In the context of organizational management, but with a specific focus on communities of practice, Wenger, McDermott and Snyder (2002), proposed a typology of values for community members and organizations, including (a) short-term and long term values, (b) tangible and intangible values, and (c) strategy-implementing and strategy-making values. Their typology was further developed by integrating the idea of the value creation process, a notion which has been mostly associated with financial, organizational and strategic management (see Seth, 1990).

From a community and network perspective, Wenger et al. (2011) conceptualize value creation as “(…) the value of learning enabled by community involvement and networking” (p. 7) with communities or networks to serve as social settings for social learning activities (e.g., sharing ideas, co-constructing knowledge, exchanging experiences). The spectrum of value creation consists of five cycles of value, which do not necessarily need to be all covered or follow a linear sequence: (a) Immediate Value, (indicated by meaningful activities), (b) Potential Value (indicated by robust resources), (c) Applied Value (indicated by implementation of practices), (d) Realised Value (indicated by return on investment), and (e) Reframing Value (indicated by reconsidering ideas and frameworks). Within a community setting members might be involved in sharing of expertise, learning from each other’s experiences, and helping each other with challenges. These activities might be related to the values individuals attribute to a community or derive from it (Wenger et al., 2011). The value of learning in a community derives from members’ ability to develop a shared intention to enhance learning in a common domain. The shared domain of interest, shared practice (developed through a joint history of learning) and the shared repertoire (consisting of shared perspectives, strategies, and stories), all constitute learning resources for the community members (Wenger et al., 2011, p. 10).

Despite the abundant research on communities in various shapes and settings, examination of what community members gained from their participation remains a thorny issue. Notwithstanding the conceptual advancement by Wenger et al.’s (2011) value creation framework as “a means to appreciate value created in communities and networks” (De Laat, Schreurs, & Nijland, 2015, p. 254), methodological approaches to appropriately, precisely and authentically capture any reported value creation did not emerge concurrently. This gap between theory and method motivated our quest for an analytical discussion of methodological tensions when examining experienced values of participation as reported by members of community.

The main questions that we discuss in this paper are: (1) To what extent can the values that the participants originally intended to report be identified as such by the researchers/analysts’ without bias due to the researchers/analysts’ own perspectives? and (2) To what extent does a theoretically-driven pre-defined typology of values confine or enrich the range of possible values that can be identified? By addressing these questions we aim to depict the complexity of the methodological endeavour of capturing members’ self-reported experienced values of community participation (i.e., story-telling) by researchers “from outside the box” and “labelling” participants’ experienced values with pre-defined typologies (i.e., story-reading). Unravelling this methodological complexity can act as both “warning” and “support” for future researchers of communities and value creation therein.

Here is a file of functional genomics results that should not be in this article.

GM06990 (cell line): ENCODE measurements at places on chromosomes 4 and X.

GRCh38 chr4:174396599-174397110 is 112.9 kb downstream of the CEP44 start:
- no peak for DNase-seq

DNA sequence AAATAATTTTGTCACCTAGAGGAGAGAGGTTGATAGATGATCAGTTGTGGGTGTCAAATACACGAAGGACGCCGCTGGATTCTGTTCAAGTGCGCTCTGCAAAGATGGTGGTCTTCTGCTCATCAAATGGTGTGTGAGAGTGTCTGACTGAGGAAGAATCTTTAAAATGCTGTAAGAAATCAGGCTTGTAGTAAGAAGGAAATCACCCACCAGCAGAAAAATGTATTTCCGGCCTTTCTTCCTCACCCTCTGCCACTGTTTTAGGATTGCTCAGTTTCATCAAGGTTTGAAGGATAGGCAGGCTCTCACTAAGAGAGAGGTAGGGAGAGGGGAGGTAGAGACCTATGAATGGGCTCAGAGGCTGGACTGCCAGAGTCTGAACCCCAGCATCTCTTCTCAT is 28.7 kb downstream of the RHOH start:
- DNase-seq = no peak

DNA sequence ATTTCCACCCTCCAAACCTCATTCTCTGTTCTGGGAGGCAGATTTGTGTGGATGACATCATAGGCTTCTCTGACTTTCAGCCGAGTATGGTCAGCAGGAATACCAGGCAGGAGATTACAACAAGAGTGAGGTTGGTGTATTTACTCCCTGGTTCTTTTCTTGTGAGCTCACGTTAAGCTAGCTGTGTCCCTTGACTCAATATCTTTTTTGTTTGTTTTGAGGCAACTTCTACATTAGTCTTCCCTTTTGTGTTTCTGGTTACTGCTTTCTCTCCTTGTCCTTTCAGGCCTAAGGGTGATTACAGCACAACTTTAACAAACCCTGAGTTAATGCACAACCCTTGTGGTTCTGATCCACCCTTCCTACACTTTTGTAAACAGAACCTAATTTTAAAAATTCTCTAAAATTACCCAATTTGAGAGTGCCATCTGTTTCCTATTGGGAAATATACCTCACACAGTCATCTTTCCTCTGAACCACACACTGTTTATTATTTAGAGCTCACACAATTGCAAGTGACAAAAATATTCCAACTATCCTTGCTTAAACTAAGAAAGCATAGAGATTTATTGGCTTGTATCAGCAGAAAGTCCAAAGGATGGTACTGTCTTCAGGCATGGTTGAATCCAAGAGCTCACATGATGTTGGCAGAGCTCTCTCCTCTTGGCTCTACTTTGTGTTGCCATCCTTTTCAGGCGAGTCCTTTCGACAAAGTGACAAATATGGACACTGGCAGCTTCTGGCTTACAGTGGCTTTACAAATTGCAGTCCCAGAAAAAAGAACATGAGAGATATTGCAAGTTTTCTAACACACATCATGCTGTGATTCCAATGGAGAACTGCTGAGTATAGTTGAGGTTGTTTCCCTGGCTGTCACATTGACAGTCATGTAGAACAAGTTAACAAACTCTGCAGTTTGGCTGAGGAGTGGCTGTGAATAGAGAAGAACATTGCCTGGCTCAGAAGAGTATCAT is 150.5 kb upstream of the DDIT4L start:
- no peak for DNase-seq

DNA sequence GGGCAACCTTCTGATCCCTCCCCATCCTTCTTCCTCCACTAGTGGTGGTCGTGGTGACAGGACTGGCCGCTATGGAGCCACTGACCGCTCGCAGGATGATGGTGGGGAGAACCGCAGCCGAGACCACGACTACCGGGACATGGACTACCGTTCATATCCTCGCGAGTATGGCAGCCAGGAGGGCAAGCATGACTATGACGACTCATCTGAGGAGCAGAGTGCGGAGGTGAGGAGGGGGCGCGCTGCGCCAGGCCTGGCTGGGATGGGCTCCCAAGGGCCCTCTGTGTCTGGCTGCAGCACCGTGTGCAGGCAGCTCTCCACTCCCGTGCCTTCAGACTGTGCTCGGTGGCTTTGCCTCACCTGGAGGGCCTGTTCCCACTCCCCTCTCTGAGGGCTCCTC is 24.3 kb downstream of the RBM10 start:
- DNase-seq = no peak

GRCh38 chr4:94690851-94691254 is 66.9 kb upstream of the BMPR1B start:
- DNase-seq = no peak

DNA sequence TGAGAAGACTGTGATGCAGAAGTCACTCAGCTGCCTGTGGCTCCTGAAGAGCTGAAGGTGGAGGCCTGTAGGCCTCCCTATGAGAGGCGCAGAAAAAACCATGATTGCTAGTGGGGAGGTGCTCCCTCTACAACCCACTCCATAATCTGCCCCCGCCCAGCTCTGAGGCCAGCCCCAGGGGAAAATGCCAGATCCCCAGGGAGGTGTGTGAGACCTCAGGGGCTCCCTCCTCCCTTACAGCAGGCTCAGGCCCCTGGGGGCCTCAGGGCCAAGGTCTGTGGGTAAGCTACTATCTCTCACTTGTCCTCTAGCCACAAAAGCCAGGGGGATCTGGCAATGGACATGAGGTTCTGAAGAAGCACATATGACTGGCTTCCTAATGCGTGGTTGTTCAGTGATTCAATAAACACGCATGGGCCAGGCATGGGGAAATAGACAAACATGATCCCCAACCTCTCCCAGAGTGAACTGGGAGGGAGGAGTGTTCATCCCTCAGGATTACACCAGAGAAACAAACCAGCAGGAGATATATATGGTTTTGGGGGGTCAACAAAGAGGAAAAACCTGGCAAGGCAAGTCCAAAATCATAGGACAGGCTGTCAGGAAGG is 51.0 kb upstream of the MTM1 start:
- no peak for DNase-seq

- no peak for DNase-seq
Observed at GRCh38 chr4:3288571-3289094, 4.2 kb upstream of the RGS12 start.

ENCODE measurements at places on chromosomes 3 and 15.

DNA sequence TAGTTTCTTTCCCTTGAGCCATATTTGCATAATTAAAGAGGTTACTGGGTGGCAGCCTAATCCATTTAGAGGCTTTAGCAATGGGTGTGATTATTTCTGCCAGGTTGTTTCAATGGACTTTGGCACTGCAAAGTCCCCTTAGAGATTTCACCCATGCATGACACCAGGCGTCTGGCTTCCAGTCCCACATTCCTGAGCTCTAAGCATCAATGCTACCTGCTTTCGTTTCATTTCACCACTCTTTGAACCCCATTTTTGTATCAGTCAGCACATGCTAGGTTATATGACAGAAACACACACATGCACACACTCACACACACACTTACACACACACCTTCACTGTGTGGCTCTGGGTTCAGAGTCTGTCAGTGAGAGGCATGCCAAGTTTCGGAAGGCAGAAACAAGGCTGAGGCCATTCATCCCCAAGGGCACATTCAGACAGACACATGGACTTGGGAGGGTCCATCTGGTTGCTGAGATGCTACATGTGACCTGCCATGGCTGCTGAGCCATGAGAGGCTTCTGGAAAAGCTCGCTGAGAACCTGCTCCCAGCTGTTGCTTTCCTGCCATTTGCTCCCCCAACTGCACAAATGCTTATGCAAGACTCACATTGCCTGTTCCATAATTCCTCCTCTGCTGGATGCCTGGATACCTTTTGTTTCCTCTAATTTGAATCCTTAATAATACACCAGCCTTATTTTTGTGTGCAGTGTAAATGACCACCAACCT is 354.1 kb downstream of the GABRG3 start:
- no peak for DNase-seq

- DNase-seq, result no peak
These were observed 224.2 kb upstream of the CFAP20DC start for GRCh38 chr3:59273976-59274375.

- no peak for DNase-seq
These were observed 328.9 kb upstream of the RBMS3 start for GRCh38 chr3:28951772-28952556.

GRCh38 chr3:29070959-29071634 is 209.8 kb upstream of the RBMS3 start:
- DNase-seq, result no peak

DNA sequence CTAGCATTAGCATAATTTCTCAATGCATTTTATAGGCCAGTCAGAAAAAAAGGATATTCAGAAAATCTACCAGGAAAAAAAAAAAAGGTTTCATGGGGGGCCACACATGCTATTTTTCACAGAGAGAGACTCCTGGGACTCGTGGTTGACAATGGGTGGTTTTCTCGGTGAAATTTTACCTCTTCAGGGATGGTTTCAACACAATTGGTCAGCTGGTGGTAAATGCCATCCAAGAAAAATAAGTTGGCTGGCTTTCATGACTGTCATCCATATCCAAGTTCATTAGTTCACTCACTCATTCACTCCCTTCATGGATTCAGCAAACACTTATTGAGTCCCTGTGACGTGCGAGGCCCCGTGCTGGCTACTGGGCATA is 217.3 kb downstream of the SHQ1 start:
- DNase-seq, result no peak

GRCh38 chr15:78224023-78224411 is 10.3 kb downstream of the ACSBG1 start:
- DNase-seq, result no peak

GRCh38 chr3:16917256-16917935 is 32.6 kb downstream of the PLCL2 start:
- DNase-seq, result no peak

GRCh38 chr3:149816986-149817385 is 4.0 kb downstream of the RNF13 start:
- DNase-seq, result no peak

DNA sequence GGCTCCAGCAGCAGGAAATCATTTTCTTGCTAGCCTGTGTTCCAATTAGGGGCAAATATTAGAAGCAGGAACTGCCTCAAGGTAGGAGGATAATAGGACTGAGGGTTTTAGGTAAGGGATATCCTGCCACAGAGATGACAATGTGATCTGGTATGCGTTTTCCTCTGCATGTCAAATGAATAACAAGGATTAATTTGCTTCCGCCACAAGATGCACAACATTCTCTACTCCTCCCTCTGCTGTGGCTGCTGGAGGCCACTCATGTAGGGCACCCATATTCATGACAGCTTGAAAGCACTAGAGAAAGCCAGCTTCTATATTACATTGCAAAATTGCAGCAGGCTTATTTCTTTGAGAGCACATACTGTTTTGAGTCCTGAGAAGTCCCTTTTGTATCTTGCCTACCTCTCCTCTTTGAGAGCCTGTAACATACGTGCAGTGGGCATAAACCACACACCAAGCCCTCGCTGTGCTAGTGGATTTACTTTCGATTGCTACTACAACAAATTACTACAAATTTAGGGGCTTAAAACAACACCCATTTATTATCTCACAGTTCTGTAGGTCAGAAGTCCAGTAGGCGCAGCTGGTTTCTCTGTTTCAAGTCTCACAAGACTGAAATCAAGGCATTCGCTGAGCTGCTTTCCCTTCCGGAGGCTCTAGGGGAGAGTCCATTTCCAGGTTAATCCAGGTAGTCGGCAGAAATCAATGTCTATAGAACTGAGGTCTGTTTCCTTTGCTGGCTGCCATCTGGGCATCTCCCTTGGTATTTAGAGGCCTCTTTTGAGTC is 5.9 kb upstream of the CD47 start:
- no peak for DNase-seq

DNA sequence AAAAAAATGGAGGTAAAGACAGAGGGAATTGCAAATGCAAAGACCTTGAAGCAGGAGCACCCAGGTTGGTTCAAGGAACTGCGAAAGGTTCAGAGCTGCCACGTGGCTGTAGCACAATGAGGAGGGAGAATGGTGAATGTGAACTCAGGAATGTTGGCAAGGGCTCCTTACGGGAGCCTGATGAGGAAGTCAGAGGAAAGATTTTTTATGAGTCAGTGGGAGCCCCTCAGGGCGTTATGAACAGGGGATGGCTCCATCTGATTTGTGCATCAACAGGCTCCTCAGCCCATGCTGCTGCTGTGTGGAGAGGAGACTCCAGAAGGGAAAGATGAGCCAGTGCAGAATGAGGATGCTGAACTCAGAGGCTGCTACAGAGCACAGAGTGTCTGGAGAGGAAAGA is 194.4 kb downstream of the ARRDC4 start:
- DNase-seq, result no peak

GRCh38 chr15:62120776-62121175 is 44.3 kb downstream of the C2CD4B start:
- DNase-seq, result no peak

Where we looked at: Communities of learning practice

Our methodological reflection emerged from our aim to examine the phenomenon of value creation in a Community of Learning Practice (CoLP). CoLP refers to a recombinant community model positioning itself in-between and beyond the existing community models of Communities of Practice (CoP) and Communities of Learners (CoL) (Dingyloudi & Strijbos, 2014). CoLPs are extra-curricular entities that derive from and operate in educational settings, in parallel with the curriculum – but not integrated into it – and with no pre-determined pedagogical objectives. CoLPs emerge from students’ common needs and are not used as an instructional approach by educators, researchers or stakeholders to enhance curricular learning objectives. Participants of CoLPs are fellow students who gather together as peers to address commonly identified needs that derive from the broader educational setting (e.g., academic challenges) through the sharing mechanism of peer feedback. Peers voluntarily participate in the CoLP and are free to withdraw whenever they sense that their participation is no longer of value to them. Any student can join the community as a plain peer willing to share, negotiate and co-construct learning experiences (Dingyloudi & Strijbos, 2014).